Former Sealaska intern now at forefront of carbon study

    Mitch Haldane in the field. (Photo courtesy Sealaska)

    Juneau, Alaska (KINY) - A former Sealaska intern now administers the organization's carbon program.

    Mitch Haldane is now administering the carbon project, which includes ongoing monitoring and fieldwork. Sealaska’s carbon project includes a yearly inventory of species and growth, as well as pruning to support growth.

    "One hundred years from now, Mitch Haldane's work will be part of Sealaska’s past. Written in the history books will be a story of transition when Sealaska set aside 165,000 acres of forested lands for a carbon-offset project," states a press release. "For the next 100 years, forests within the project lands will be managed for the purpose of carbon sequestration. Sealaska began receiving income from the carbon project in 2018."

    In 2016, Haldane interned with Sealaska. His training took place in the traditional homelands of Tlingit people and largest temperate rainforest, working on the carbon-offset project and supporting the Hoonah Native Forest Partnership; HNFP is a network of landowners in and around the community of Hoonah.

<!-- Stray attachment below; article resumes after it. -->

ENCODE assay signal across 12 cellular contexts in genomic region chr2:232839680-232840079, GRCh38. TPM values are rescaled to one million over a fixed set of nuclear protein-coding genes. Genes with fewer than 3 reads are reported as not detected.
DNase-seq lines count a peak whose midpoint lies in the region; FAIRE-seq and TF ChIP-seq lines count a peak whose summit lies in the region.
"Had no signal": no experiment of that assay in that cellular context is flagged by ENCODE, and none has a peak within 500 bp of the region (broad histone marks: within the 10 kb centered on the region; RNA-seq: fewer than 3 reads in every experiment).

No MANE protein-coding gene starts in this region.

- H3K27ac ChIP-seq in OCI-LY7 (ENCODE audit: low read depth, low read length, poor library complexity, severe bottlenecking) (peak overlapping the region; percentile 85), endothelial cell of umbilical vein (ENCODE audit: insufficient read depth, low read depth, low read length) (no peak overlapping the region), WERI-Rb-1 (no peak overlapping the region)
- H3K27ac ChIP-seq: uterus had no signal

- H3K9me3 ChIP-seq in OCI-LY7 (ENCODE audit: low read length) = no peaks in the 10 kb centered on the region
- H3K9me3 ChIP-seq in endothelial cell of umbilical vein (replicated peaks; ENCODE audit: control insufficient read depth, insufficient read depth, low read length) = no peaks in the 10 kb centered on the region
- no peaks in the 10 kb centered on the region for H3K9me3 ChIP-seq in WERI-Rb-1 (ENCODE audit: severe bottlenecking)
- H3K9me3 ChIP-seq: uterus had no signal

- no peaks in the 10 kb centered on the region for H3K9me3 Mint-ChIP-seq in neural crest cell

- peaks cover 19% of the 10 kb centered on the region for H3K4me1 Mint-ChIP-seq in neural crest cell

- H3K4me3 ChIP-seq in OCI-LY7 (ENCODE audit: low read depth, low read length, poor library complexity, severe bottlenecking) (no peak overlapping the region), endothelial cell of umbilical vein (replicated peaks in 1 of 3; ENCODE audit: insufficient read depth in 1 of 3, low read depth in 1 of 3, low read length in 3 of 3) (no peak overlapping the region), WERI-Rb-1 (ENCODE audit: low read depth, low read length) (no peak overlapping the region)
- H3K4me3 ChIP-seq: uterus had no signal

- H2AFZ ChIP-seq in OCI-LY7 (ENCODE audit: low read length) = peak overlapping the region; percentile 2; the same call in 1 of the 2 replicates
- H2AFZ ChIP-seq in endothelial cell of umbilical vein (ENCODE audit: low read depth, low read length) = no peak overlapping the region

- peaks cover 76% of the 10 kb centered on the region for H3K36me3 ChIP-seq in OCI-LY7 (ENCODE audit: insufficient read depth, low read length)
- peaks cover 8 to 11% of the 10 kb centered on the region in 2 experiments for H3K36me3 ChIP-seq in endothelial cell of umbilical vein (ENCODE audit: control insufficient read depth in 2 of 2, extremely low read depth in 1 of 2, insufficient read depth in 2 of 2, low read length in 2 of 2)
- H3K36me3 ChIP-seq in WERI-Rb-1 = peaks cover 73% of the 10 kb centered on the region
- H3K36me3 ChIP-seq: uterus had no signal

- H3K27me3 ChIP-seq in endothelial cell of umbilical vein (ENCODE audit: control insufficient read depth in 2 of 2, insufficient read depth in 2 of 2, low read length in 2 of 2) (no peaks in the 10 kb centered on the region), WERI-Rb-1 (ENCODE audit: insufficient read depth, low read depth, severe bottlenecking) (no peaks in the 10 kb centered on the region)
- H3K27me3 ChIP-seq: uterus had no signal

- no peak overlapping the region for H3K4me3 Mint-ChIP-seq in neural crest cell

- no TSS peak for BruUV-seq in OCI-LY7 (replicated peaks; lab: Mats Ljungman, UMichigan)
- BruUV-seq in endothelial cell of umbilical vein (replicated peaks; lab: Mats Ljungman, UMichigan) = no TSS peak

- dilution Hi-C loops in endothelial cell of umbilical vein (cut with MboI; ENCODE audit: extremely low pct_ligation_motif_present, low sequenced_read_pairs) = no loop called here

“As an intern, I was part of a team that included the U.S. Forest Service and Hoonah Indian Association,” Haldane said. “Together, we conducted stream surveys to identify fish passage obstacles for Coho salmon in areas surrounding Hoonah.”

    "Haldane’s work will keep him connected to lands that sustained generations of Indigenous peoples of Southeast. In his new role with Sealaska, he will implement his environmental biology knowledge to support Sealaska’s purpose of working toward improving the health of our oceans and enhancing the natural environment," the press release states.

    Haldane is Tlingit, Eagle, Wooshkeetaan and Tsimshian.

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